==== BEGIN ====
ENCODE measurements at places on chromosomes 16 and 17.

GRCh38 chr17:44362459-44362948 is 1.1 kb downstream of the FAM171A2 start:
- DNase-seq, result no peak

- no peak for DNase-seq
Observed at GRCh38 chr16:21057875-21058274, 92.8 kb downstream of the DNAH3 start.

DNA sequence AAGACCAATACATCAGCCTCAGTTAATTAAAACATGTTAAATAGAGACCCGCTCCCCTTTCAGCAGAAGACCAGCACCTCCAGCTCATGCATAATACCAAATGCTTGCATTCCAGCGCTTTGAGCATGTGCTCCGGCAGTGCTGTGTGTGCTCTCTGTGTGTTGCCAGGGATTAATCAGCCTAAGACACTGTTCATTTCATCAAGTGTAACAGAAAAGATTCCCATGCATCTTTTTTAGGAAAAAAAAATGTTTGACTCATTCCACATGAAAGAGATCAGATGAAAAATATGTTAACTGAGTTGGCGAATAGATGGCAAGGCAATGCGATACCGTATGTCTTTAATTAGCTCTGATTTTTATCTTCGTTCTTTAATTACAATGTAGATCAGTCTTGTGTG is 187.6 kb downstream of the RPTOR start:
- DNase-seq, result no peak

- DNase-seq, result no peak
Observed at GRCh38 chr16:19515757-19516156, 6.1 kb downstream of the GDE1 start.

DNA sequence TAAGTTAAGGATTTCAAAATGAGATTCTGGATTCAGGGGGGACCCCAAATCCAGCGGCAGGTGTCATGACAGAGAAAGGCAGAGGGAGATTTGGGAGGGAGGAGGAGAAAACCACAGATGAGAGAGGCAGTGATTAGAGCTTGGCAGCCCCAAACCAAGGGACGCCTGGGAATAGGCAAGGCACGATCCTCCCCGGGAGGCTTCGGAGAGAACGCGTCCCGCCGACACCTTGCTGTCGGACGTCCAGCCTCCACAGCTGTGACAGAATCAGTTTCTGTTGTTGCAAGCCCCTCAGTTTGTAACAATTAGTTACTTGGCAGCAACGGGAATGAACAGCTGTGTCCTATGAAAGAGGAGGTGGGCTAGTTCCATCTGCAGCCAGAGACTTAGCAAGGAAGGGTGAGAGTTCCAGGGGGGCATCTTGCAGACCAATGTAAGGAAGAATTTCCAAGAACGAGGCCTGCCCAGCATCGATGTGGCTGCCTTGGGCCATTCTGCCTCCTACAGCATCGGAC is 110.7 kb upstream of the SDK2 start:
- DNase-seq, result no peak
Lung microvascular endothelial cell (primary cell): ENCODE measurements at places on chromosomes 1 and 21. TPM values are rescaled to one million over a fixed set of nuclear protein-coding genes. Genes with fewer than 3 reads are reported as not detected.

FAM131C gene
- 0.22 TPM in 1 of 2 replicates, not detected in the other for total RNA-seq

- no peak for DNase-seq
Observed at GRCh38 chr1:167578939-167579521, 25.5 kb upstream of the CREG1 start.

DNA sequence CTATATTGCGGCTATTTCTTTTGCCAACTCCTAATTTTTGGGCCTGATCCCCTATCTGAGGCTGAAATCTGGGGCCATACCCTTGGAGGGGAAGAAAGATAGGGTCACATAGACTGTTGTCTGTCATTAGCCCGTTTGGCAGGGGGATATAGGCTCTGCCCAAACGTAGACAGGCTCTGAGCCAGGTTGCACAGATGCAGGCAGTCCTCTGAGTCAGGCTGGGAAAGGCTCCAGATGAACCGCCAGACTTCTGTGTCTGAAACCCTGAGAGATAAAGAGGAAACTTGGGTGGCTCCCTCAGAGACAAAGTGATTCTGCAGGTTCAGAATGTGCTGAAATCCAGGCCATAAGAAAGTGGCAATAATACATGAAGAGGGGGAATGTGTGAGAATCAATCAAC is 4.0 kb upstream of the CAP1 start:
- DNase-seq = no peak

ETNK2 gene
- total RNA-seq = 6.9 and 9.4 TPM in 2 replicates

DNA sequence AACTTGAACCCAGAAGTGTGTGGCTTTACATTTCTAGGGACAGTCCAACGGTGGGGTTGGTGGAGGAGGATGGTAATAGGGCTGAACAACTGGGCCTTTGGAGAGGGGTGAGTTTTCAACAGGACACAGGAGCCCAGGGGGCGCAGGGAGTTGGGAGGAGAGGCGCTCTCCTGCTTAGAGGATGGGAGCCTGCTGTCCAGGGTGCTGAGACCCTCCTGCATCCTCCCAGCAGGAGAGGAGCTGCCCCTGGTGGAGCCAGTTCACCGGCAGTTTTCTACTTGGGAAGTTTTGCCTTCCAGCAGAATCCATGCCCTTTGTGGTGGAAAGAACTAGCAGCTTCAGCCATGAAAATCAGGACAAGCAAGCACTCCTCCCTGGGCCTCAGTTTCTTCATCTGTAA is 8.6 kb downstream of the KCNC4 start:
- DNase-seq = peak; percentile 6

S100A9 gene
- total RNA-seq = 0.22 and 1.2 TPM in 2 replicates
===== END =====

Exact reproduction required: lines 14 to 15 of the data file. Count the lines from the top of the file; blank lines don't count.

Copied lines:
- 0.22 TPM in 1 of 2 replicates, not detected in the other for total RNA-seq

- no peak for DNase-seq